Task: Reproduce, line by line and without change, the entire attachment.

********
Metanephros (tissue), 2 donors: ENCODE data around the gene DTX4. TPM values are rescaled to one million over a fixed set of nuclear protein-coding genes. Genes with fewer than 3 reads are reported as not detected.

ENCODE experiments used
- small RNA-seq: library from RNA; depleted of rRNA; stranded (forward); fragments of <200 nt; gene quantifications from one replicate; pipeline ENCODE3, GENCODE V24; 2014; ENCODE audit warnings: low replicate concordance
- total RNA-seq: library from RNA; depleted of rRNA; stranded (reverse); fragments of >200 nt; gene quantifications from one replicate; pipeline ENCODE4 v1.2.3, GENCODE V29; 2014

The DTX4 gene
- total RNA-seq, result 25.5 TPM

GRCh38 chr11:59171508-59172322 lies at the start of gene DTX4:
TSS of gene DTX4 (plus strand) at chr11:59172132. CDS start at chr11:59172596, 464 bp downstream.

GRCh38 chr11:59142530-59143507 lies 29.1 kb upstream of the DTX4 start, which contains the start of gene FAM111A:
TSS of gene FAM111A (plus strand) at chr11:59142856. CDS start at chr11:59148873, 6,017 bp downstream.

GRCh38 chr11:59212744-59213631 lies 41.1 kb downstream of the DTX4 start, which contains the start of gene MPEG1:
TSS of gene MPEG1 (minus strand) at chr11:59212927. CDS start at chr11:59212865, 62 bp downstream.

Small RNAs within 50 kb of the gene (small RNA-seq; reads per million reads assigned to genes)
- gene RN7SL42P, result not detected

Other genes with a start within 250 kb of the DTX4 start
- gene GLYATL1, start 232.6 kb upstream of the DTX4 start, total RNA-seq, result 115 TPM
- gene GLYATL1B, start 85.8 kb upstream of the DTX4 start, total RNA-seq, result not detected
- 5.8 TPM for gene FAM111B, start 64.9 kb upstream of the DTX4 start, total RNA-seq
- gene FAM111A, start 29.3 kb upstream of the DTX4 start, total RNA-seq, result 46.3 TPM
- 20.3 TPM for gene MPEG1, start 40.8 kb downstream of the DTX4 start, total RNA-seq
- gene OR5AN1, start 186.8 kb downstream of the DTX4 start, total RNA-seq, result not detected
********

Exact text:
Metanephros (tissue), 2 donors: ENCODE data around the gene DTX4. TPM values are rescaled to one million over a fixed set of nuclear protein-coding genes. Genes with fewer than 3 reads are reported as not detected.

ENCODE experiments used
- small RNA-seq: library from RNA; depleted of rRNA; stranded (forward); fragments of <200 nt; gene quantifications from one replicate; pipeline ENCODE3, GENCODE V24; 2014; ENCODE audit warnings: low replicate concordance
- total RNA-seq: library from RNA; depleted of rRNA; stranded (reverse); fragments of >200 nt; gene quantifications from one replicate; pipeline ENCODE4 v1.2.3, GENCODE V29; 2014

The DTX4 gene
- total RNA-seq, result 25.5 TPM

GRCh38 chr11:59171508-59172322 lies at the start of gene DTX4:
TSS of gene DTX4 (plus strand) at chr11:59172132. CDS start at chr11:59172596, 464 bp downstream.

GRCh38 chr11:59142530-59143507 lies 29.1 kb upstream of the DTX4 start, which contains the start of gene FAM111A:
TSS of gene FAM111A (plus strand) at chr11:59142856. CDS start at chr11:59148873, 6,017 bp downstream.

GRCh38 chr11:59212744-59213631 lies 41.1 kb downstream of the DTX4 start, which contains the start of gene MPEG1:
TSS of gene MPEG1 (minus strand) at chr11:59212927. CDS start at chr11:59212865, 62 bp downstream.

Small RNAs within 50 kb of the gene (small RNA-seq; reads per million reads assigned to genes)
- gene RN7SL42P, result not detected

Other genes with a start within 250 kb of the DTX4 start
- gene GLYATL1, start 232.6 kb upstream of the DTX4 start, total RNA-seq, result 115 TPM
- gene GLYATL1B, start 85.8 kb upstream of the DTX4 start, total RNA-seq, result not detected
- 5.8 TPM for gene FAM111B, start 64.9 kb upstream of the DTX4 start, total RNA-seq
- gene FAM111A, start 29.3 kb upstream of the DTX4 start, total RNA-seq, result 46.3 TPM
- 20.3 TPM for gene MPEG1, start 40.8 kb downstream of the DTX4 start, total RNA-seq
- gene OR5AN1, start 186.8 kb downstream of the DTX4 start, total RNA-seq, result not detected